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Vietnam applies a ten-year nutrition strategy to improve Vietnamese stature and health
Anh Kiet 20:28, 2022/01/16
The National Strategy on Nutrition for the 2021-2030 period aims to increase the height of Vietnamese youth by 2-2.5cm for men and 1.5-2cm for women.

The Vietnamese Government has just approved the National Strategy on Nutrition for the period of 2021-2030 with a vision to 2045, aiming at improving its citizens’ stature and health.

Under the plan, Vietnam sets specific targets for the next ten years on implementing a varied, reasonable and safe food diet for all ages. Particularly, percentage of children of 6-23 months with the healthy diet will reach 80% by 2030, the proportion of households with severe and moderate food insecurity will decrease by less than 5% and fall below 20% in mountainous areas by 2030.

In addition, the percentage of schools with menus meeting the Ministry of Health’s recommendations on ensuring appropriate nutrition and dietary diversity will reach 90% in urban areas and 80% in rural areas by 2030.

 The National Strategy on Nutrition promises to create a generation of Vietnamese youth with good height and health. Photo: Xuan Hoang

The strategy set targets to reduce the rate of stunting children under 5 years old to less than 15% and under 23% in mountainous areas by 2030, the rate of under-nutrition and underweight children under 5 years old will fall to less than 3% by 2030.

The National Strategy on Nutrition for the 2021-2030 period aims to increase the height of Vietnamese youth by 2-2.5cm for men and 1.5-2cm for women. In this regard, it is necessary to improve the nutritional diets of mothers, children and adolescents.

Other important tasks set in the strategy are controlling overweight and obesity; preventing chronic diseases; improving micronutrient deficiencies in children, adolescents and women of childbearing age.

Under the plan, it is expected that by 2025, all provinces and cities at risk of being affected by climate change, natural disasters and pandemic will have a response plan, evaluate and implement nutritional interventions to improve people’s life quality.

In the field of sports, this strategy is expected to create new young talents thanks to their better height and health than previous generations. Vietnamese sports are also expected to reach continental and world levels in the near future.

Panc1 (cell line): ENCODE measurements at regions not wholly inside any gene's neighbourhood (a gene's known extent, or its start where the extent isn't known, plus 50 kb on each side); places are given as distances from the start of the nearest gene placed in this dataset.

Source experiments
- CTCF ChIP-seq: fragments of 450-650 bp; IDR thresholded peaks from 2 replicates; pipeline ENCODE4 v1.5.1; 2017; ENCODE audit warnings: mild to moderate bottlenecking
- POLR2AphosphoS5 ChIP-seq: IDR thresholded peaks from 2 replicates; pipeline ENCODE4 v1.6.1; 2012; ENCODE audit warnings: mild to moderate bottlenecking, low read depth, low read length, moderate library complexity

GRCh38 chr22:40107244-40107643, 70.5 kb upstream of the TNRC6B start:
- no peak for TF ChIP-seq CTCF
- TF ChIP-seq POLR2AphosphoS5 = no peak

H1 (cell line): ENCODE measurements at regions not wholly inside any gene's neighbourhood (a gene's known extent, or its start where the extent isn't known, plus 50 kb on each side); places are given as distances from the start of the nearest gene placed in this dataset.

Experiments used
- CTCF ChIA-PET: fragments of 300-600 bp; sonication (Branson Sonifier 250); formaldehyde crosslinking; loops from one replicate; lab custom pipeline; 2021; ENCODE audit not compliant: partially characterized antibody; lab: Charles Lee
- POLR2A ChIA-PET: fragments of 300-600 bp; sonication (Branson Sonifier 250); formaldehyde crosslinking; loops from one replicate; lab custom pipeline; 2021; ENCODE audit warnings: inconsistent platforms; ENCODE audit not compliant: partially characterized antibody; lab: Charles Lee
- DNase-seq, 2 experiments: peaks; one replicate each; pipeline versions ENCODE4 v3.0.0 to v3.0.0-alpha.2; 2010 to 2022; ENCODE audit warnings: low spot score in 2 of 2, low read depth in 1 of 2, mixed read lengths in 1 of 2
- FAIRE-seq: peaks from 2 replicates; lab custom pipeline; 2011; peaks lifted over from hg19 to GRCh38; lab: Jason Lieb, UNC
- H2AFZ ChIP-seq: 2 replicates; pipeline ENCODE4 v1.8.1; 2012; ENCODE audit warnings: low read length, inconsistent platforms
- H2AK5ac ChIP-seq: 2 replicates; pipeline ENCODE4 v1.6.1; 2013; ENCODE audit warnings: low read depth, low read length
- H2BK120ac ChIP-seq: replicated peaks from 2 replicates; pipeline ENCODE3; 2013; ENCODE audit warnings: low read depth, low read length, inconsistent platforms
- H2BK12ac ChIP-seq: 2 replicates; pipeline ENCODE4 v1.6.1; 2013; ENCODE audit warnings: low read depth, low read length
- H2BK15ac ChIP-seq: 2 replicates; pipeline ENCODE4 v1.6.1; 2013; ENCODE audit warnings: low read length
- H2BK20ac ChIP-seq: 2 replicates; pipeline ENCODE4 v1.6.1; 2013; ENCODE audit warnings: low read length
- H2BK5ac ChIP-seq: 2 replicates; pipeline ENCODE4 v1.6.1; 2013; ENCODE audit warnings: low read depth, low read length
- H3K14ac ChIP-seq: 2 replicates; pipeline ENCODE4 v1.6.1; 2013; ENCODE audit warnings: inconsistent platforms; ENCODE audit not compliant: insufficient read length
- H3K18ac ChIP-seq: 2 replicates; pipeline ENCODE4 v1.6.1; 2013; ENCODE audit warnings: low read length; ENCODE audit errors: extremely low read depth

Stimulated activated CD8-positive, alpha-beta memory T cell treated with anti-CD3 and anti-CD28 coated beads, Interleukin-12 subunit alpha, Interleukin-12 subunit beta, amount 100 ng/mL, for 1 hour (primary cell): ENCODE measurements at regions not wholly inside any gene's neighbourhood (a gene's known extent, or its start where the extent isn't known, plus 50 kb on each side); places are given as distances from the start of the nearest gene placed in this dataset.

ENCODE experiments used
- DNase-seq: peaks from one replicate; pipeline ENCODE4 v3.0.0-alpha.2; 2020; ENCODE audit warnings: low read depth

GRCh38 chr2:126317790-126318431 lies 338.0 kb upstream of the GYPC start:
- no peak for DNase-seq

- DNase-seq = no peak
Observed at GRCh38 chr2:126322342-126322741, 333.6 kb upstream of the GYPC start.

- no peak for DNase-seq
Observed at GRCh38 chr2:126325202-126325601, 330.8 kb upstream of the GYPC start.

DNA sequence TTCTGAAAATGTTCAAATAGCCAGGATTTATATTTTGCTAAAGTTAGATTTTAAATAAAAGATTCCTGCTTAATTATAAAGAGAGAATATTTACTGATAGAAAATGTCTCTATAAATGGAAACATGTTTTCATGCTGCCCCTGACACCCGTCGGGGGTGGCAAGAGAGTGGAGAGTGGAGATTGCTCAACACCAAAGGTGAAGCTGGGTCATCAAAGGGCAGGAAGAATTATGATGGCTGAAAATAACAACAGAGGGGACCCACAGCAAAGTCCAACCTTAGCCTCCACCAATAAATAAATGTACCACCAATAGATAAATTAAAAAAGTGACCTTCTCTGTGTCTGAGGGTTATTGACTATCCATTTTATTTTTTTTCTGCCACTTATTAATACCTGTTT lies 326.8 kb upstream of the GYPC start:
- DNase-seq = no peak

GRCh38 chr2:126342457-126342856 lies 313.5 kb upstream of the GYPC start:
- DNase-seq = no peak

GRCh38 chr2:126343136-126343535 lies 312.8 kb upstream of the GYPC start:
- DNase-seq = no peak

Malnutrition has been mainly blamed for Vietnamese people’s shortness compared with their peers in countries in Asia and Europe, according to the National Institute of Nutrition.

The National Nutrition Census 2020 results showed that Vietnamese people gain 4 centimeters in height over last 10 years. Particularly, the average height of men rose to 168.1 centimeters and women to 156.2 centimeters. Compared to peoples of other countries in the region, Vietnamese people are, on average, about 8 centimeters shorter.

The clearest difference in height between Vietnamese people and others is seen in children aged 6-12 months old and 6-11 years.

Nutrition experts affirmed that genetic heredity is not responsible for Vietnamese people’s shortness. Vietnamese children who are born and grow up in Europe are as tall as those in their host country.

The foetal stage and the first two years of their life are essential for children’s height and weight, so it is vital to correctly provide micronutrients to children during those periods.

Earlier, in 2018, the Vietnamese government launched a nation-wide National Action Plan on Zero Hunger with the goal of lowering malnutrition rates and stunted growth through improved nutrition and sustainable food production.

The US's World Population Review in September 2019 ranked the Vietnamese the fourth shortest people in the world, with an average height of 162.1 centimeters, taller only than Indonesians, Filipinos and Bolivians. In Southeast Asia, Vietnamese are shorter than people in Singapore, Malaysia and Thailand.

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